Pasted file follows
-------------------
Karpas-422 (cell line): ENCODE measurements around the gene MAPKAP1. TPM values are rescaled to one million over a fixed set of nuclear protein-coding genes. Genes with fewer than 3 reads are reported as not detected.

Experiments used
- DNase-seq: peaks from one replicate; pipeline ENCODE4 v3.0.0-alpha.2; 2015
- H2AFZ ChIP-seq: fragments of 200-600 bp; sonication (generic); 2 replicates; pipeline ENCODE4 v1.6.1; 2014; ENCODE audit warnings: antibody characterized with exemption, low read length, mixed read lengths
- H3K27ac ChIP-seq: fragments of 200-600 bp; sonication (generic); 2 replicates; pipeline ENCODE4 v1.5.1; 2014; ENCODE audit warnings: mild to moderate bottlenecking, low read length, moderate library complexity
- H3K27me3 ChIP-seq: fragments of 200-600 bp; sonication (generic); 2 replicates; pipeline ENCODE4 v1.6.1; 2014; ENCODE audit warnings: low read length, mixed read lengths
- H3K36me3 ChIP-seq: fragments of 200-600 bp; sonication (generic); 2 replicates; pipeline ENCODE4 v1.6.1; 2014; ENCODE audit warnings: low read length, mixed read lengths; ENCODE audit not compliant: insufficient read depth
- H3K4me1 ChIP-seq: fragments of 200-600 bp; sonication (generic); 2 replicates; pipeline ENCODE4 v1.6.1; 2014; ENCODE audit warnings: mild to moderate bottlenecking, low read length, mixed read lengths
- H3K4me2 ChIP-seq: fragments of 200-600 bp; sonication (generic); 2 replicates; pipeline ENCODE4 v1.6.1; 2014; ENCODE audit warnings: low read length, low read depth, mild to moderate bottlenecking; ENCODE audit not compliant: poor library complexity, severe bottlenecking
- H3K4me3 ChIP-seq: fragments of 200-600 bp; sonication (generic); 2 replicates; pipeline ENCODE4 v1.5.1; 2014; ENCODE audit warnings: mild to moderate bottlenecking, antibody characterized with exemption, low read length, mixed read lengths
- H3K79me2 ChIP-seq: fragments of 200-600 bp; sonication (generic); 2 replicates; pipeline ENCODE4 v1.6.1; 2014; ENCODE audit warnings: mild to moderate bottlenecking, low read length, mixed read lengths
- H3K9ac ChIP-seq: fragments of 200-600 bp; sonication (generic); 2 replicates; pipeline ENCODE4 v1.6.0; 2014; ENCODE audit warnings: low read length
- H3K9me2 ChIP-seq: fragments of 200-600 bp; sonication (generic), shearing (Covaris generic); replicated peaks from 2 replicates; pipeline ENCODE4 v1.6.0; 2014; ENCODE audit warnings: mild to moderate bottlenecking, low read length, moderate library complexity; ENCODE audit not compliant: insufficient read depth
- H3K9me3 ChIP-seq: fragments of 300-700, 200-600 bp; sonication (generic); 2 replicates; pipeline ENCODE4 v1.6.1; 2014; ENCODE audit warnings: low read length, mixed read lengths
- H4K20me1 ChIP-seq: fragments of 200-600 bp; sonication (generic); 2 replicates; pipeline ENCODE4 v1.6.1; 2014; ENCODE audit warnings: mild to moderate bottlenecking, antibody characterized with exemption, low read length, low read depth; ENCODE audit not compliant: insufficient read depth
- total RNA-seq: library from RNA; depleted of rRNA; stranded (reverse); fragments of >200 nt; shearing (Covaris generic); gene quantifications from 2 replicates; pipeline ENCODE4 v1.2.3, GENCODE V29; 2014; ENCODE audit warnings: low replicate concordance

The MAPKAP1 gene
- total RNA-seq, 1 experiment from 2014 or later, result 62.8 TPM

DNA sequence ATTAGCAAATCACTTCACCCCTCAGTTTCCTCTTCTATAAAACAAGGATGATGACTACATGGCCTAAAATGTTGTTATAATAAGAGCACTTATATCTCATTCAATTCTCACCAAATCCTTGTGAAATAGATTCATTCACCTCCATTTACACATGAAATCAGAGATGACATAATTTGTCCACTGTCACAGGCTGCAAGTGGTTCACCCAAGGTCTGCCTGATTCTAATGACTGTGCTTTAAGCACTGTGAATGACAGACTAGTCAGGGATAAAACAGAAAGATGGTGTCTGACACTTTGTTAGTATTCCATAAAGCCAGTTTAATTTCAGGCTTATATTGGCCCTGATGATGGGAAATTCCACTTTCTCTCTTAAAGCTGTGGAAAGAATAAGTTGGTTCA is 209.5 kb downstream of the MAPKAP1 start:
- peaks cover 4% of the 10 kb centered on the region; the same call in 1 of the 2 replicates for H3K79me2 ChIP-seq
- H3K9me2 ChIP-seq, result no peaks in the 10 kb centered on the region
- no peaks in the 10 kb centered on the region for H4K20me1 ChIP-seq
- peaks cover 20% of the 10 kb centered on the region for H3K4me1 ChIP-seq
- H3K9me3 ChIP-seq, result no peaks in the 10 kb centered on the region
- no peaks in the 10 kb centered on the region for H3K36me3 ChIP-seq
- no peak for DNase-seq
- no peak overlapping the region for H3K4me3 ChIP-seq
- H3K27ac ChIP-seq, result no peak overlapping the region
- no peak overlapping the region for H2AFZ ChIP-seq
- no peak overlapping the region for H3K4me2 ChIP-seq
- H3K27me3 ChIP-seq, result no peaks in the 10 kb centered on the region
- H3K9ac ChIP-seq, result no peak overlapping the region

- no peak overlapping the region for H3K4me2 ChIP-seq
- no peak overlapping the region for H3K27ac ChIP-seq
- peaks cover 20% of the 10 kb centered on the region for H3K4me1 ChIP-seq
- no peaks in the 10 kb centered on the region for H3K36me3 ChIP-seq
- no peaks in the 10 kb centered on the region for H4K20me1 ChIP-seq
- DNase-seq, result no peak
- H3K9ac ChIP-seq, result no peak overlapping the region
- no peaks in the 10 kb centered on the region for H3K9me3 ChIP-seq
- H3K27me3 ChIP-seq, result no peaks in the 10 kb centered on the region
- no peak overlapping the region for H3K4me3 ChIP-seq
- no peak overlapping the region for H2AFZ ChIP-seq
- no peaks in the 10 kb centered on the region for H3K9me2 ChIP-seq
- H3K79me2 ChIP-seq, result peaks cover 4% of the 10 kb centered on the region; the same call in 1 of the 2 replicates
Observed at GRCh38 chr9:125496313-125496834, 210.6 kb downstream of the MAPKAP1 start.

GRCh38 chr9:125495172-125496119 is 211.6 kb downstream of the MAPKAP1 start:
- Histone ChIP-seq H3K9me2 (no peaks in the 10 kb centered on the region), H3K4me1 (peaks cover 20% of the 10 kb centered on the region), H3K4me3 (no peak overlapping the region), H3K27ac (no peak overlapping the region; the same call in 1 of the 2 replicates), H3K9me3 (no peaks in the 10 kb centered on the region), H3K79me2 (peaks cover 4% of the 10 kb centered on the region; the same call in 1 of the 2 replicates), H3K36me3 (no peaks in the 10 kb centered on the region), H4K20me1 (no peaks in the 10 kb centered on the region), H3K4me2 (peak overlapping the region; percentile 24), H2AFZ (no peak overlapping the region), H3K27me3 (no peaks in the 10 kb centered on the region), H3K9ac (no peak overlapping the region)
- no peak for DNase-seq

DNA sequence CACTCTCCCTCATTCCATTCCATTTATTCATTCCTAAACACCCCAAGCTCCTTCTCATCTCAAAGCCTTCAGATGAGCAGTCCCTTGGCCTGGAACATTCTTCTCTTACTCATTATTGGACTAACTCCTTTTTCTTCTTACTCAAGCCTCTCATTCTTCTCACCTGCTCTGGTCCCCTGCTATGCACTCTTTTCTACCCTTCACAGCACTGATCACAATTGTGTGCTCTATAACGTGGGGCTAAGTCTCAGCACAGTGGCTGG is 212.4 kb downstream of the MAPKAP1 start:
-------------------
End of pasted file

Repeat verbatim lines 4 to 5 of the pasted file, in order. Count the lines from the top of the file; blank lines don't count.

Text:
- H2AFZ ChIP-seq: fragments of 200-600 bp; sonication (generic); 2 replicates; pipeline ENCODE4 v1.6.1; 2014; ENCODE audit warnings: antibody characterized with exemption, low read length, mixed read lengths
- H3K27ac ChIP-seq: fragments of 200-600 bp; sonication (generic); 2 replicates; pipeline ENCODE4 v1.5.1; 2014; ENCODE audit warnings: mild to moderate bottlenecking, low read length, moderate library complexity